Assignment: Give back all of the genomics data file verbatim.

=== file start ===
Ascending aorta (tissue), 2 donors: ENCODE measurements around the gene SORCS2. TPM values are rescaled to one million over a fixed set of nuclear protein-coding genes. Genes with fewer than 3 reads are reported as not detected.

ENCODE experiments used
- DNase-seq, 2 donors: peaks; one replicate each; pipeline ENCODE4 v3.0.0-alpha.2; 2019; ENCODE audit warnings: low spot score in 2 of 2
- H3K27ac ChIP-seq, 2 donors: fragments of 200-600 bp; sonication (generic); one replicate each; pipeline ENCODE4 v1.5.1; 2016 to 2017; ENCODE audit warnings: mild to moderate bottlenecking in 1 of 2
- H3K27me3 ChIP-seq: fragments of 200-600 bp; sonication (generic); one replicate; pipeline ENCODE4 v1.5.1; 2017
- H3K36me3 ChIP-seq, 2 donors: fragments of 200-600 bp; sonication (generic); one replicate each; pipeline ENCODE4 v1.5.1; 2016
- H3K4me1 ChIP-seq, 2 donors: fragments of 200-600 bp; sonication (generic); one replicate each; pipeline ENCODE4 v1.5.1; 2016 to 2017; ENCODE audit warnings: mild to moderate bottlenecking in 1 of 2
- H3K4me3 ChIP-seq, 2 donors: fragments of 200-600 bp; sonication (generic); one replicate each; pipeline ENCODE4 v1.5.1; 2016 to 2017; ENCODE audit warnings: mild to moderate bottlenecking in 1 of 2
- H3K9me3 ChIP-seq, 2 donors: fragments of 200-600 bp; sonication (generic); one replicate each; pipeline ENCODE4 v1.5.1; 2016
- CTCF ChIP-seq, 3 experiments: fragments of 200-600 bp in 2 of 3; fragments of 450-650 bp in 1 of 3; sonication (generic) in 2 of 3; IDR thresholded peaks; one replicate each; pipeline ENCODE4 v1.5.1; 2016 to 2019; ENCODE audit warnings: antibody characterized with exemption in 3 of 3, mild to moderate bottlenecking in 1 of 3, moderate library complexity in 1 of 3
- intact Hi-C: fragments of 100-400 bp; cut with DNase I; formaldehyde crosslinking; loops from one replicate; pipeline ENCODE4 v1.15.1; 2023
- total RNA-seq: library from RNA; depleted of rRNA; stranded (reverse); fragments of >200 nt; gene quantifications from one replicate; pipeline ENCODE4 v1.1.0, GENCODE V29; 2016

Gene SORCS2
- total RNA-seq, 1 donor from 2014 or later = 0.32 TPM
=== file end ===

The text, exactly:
Ascending aorta (tissue), 2 donors: ENCODE measurements around the gene SORCS2. TPM values are rescaled to one million over a fixed set of nuclear protein-coding genes. Genes with fewer than 3 reads are reported as not detected.

ENCODE experiments used
- DNase-seq, 2 donors: peaks; one replicate each; pipeline ENCODE4 v3.0.0-alpha.2; 2019; ENCODE audit warnings: low spot score in 2 of 2
- H3K27ac ChIP-seq, 2 donors: fragments of 200-600 bp; sonication (generic); one replicate each; pipeline ENCODE4 v1.5.1; 2016 to 2017; ENCODE audit warnings: mild to moderate bottlenecking in 1 of 2
- H3K27me3 ChIP-seq: fragments of 200-600 bp; sonication (generic); one replicate; pipeline ENCODE4 v1.5.1; 2017
- H3K36me3 ChIP-seq, 2 donors: fragments of 200-600 bp; sonication (generic); one replicate each; pipeline ENCODE4 v1.5.1; 2016
- H3K4me1 ChIP-seq, 2 donors: fragments of 200-600 bp; sonication (generic); one replicate each; pipeline ENCODE4 v1.5.1; 2016 to 2017; ENCODE audit warnings: mild to moderate bottlenecking in 1 of 2
- H3K4me3 ChIP-seq, 2 donors: fragments of 200-600 bp; sonication (generic); one replicate each; pipeline ENCODE4 v1.5.1; 2016 to 2017; ENCODE audit warnings: mild to moderate bottlenecking in 1 of 2
- H3K9me3 ChIP-seq, 2 donors: fragments of 200-600 bp; sonication (generic); one replicate each; pipeline ENCODE4 v1.5.1; 2016
- CTCF ChIP-seq, 3 experiments: fragments of 200-600 bp in 2 of 3; fragments of 450-650 bp in 1 of 3; sonication (generic) in 2 of 3; IDR thresholded peaks; one replicate each; pipeline ENCODE4 v1.5.1; 2016 to 2019; ENCODE audit warnings: antibody characterized with exemption in 3 of 3, mild to moderate bottlenecking in 1 of 3, moderate library complexity in 1 of 3
- intact Hi-C: fragments of 100-400 bp; cut with DNase I; formaldehyde crosslinking; loops from one replicate; pipeline ENCODE4 v1.15.1; 2023
- total RNA-seq: library from RNA; depleted of rRNA; stranded (reverse); fragments of >200 nt; gene quantifications from one replicate; pipeline ENCODE4 v1.1.0, GENCODE V29; 2016

Gene SORCS2
- total RNA-seq, 1 donor from 2014 or later = 0.32 TPM